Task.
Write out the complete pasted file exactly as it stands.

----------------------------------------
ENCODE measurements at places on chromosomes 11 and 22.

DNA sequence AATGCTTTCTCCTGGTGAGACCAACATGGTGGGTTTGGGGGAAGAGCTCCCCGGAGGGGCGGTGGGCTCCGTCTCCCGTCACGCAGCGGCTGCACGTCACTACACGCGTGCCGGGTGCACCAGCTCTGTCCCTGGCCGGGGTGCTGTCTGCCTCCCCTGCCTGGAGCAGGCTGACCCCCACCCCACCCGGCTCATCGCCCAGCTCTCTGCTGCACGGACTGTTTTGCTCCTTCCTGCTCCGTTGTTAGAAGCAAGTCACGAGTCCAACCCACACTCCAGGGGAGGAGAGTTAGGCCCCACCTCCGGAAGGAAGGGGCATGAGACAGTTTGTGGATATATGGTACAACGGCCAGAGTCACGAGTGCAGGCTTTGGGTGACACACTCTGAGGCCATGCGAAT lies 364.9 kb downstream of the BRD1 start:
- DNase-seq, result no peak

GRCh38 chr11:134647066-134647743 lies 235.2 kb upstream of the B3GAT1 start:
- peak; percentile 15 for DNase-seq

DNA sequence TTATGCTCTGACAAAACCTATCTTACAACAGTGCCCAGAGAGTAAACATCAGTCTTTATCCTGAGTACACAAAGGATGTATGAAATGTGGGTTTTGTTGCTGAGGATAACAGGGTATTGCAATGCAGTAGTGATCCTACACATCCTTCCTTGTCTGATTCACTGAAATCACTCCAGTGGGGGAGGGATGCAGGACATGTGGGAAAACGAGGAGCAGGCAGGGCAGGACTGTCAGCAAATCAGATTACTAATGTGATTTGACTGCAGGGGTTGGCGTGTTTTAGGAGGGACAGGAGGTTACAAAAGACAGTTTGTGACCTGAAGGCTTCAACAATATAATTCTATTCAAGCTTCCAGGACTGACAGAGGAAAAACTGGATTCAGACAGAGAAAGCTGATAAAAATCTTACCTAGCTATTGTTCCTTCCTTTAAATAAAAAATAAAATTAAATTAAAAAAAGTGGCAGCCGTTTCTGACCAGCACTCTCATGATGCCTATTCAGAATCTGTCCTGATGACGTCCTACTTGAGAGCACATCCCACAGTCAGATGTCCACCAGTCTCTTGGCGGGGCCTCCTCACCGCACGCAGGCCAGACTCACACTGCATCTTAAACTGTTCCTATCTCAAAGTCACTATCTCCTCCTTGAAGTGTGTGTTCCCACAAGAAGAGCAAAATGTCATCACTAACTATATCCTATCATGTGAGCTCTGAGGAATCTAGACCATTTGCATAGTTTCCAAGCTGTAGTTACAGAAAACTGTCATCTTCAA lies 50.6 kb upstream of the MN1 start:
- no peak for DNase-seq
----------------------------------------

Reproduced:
ENCODE measurements at places on chromosomes 11 and 22.

DNA sequence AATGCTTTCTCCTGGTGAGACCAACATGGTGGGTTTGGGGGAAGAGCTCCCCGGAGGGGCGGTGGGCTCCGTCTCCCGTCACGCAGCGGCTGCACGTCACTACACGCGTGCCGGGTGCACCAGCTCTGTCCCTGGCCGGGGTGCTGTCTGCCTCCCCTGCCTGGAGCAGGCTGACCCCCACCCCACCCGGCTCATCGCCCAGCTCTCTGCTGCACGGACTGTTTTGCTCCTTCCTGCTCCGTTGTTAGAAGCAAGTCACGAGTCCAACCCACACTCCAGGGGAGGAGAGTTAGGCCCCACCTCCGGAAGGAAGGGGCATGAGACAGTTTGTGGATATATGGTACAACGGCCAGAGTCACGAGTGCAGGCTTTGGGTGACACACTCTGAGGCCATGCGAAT lies 364.9 kb downstream of the BRD1 start:
- DNase-seq, result no peak

GRCh38 chr11:134647066-134647743 lies 235.2 kb upstream of the B3GAT1 start:
- peak; percentile 15 for DNase-seq

DNA sequence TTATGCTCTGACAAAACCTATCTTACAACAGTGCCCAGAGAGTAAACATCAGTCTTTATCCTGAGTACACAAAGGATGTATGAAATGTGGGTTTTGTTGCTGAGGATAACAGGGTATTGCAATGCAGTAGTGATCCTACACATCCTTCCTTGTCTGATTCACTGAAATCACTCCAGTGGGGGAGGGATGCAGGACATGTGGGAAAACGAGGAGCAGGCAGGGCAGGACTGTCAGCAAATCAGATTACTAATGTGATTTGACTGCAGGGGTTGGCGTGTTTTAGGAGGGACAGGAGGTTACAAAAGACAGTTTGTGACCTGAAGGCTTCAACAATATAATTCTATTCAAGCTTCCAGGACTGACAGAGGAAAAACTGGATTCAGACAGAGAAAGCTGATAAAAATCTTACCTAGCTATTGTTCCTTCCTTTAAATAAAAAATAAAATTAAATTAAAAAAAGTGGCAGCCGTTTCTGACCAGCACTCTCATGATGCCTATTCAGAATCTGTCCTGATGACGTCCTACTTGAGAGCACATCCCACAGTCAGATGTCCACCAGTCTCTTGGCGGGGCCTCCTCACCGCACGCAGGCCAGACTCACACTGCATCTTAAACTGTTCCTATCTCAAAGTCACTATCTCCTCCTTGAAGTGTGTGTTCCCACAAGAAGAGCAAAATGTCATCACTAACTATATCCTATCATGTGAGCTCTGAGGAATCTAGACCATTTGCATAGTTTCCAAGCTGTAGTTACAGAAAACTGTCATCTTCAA lies 50.6 kb upstream of the MN1 start:
- no peak for DNase-seq